1. Dewena, my garden is at its best in May but last year everything went haywire; all the blooms came out in March and then the rain set in for the rest of the year and nothing grew but the weeds! I just don't know what to expect this year but I'll keep the camera handy just in case .....

    2. Maureen, I hope you see this new comment because it arrived! My Slightly Foxed arrived today! I love everything about it beginning with the padded envelope that says "Royal Mail." I had worked on a table setting this afternoon so immediately added the package and later the magazine, with its pretty yellow ribbon and darling foxy gift card to my table setting. My husband got pictures of it and I was going to try to work up something to post tomorrow. However, I got sidetracked exploring Slightly Foxed, turning first of course to your son's essay on The Wild Ginger Man. I will read it first, tonight when I go to bed. Naturally I've scanned the whole magazine, curious as to what Slightly Foxed is all about. I'm beginning to understand that there are the essays yes, but that the essays entice the reader into wanting to read the book that the essay/review is about.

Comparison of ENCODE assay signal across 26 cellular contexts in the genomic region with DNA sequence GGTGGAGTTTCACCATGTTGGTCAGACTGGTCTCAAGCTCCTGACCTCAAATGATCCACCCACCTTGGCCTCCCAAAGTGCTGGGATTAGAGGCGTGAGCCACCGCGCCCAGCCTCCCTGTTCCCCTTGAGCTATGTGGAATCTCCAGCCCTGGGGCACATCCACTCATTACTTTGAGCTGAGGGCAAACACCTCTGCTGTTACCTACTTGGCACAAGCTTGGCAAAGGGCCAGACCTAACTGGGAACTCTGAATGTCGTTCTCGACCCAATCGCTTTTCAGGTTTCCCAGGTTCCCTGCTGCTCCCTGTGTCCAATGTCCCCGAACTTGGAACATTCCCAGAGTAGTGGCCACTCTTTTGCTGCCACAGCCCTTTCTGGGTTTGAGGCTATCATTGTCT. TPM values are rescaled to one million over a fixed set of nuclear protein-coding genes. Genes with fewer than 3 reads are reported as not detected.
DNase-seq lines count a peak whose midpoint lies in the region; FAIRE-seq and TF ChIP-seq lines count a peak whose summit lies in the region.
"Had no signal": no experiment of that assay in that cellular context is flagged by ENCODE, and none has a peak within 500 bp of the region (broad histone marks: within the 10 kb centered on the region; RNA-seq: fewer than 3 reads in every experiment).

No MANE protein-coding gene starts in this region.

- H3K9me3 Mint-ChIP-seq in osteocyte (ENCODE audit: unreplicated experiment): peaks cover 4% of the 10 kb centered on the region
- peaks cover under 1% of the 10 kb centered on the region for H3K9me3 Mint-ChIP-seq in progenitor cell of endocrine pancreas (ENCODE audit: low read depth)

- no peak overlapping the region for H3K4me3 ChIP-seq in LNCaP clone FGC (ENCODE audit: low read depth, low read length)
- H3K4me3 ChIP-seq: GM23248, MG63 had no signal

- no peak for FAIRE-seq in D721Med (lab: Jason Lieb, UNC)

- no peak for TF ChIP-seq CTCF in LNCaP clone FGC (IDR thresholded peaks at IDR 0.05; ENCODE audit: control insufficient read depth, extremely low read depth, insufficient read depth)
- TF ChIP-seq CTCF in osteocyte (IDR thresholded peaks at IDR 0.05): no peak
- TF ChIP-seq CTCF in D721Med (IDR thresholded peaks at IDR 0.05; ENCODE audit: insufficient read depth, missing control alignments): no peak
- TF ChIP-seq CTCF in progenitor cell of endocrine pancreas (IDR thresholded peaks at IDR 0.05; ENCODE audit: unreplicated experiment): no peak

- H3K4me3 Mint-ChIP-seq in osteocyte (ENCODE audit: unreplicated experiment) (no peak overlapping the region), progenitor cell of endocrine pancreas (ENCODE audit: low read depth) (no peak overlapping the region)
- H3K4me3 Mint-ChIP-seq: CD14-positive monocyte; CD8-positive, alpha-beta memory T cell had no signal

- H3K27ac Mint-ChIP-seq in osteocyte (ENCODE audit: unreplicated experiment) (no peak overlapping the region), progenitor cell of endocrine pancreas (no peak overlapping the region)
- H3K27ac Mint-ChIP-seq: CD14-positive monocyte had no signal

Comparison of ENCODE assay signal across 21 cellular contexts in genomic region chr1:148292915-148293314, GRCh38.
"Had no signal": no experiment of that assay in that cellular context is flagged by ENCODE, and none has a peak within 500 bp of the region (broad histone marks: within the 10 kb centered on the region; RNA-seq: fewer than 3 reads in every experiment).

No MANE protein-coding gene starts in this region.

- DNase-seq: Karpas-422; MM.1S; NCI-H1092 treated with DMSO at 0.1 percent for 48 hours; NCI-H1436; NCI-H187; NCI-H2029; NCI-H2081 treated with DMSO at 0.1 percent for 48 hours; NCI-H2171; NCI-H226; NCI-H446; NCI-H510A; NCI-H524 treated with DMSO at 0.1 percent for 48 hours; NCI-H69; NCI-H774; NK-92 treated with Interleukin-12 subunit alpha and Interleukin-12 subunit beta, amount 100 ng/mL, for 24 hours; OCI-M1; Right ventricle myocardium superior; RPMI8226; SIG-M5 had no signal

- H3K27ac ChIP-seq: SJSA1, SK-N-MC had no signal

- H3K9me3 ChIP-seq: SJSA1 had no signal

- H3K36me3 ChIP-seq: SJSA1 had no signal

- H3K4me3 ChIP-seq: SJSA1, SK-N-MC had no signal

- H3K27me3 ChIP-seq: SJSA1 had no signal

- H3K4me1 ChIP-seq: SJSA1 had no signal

I can see that one thing is going to lead to another here.

      Thank you so much! I feel so fortunate to have won the year's subscription. And it is such a pretty thing, too! My post will go up soon to thank you for it there, maybe a couple of days if I can't pull myself away from Slightly Foxed.

    3. Dewena, I am so glad that you were delighted with your first edition of Slightly Foxed. I hope you will get as much pleasure from reading the articles (and any books you might be tempted to read as a result) as I do. I can't wait to see your table setting.

    4. Maureen, I am thoroughly enjoying Slightly Foxed and pictures of it will appear in my blog tomorrow. I think I have correctly done a link to your blog here in it but am going to type out the address just in case I did something wrong...not beyond the realm of possibility with me!

  2. Flowers! How very lovely..the miniature daffs are especially pleasing....we have ice and snow but Spring may come earlier this year... possibly :0)
    In reality we have Winter and Summer with very little Spring or Autumn. But we are growing Mustard and Cress indoors on Flannel ..and the light is fast returning..yipee

    1. It is the light that makes such a different, isn't it, Val? The long, long months of rain and grey, heavey skies have been so depressing. Enjoy your mustard and cress - do you have it on egg sandwiches? That's my favourite.

  3. You're a bit ahead of us. we're only seeing the tips of daffodils poking through. Love the dragon.